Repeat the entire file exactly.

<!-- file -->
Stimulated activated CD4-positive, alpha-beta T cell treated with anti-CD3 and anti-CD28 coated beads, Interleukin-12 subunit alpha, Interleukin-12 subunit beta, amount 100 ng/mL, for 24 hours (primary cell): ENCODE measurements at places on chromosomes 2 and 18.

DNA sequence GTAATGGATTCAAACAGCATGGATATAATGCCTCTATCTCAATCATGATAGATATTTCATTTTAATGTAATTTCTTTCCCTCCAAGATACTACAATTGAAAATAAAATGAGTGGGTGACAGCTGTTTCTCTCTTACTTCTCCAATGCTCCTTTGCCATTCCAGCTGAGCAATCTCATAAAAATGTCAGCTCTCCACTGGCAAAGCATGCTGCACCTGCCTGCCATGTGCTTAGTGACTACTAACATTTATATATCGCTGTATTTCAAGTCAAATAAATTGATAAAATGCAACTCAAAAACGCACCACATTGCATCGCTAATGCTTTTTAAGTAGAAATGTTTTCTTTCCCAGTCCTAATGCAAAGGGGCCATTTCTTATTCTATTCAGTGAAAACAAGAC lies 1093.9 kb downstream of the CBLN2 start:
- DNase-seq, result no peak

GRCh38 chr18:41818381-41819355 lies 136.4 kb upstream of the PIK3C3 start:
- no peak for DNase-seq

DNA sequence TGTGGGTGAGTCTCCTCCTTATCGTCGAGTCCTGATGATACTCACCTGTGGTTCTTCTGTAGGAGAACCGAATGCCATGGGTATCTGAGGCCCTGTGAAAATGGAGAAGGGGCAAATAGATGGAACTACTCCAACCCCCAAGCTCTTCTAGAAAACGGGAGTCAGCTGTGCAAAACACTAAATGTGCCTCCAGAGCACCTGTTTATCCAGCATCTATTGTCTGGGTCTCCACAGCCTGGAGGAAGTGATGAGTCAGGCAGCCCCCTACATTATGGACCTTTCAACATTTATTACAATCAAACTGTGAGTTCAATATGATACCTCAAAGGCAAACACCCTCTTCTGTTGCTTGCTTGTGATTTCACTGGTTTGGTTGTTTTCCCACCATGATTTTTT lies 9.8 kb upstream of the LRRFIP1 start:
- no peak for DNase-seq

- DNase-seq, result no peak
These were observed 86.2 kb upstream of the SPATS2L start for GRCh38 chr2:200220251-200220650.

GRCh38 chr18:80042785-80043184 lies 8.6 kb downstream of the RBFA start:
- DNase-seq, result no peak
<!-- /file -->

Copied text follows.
Stimulated activated CD4-positive, alpha-beta T cell treated with anti-CD3 and anti-CD28 coated beads, Interleukin-12 subunit alpha, Interleukin-12 subunit beta, amount 100 ng/mL, for 24 hours (primary cell): ENCODE measurements at places on chromosomes 2 and 18.

DNA sequence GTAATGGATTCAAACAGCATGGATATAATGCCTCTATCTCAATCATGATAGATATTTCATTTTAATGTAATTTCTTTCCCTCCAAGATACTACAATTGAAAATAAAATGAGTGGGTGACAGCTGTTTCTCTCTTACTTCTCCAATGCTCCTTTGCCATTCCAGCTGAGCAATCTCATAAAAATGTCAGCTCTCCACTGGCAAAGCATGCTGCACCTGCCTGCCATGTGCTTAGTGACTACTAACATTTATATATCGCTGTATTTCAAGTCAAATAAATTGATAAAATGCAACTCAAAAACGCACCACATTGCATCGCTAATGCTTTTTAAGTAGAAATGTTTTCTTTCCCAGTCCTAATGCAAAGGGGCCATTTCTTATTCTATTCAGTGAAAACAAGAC lies 1093.9 kb downstream of the CBLN2 start:
- DNase-seq, result no peak

GRCh38 chr18:41818381-41819355 lies 136.4 kb upstream of the PIK3C3 start:
- no peak for DNase-seq

DNA sequence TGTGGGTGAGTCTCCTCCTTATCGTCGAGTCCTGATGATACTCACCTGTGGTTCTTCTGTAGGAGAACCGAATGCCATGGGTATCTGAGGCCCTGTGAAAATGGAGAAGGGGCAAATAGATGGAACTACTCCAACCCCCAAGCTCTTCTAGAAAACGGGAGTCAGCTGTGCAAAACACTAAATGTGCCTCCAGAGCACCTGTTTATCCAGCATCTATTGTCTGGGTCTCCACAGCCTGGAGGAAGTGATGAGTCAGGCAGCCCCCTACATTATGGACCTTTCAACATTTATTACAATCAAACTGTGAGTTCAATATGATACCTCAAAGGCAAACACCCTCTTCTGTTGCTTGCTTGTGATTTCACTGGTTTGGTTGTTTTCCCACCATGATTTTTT lies 9.8 kb upstream of the LRRFIP1 start:
- no peak for DNase-seq

- DNase-seq, result no peak
These were observed 86.2 kb upstream of the SPATS2L start for GRCh38 chr2:200220251-200220650.

GRCh38 chr18:80042785-80043184 lies 8.6 kb downstream of the RBFA start:
- DNase-seq, result no peak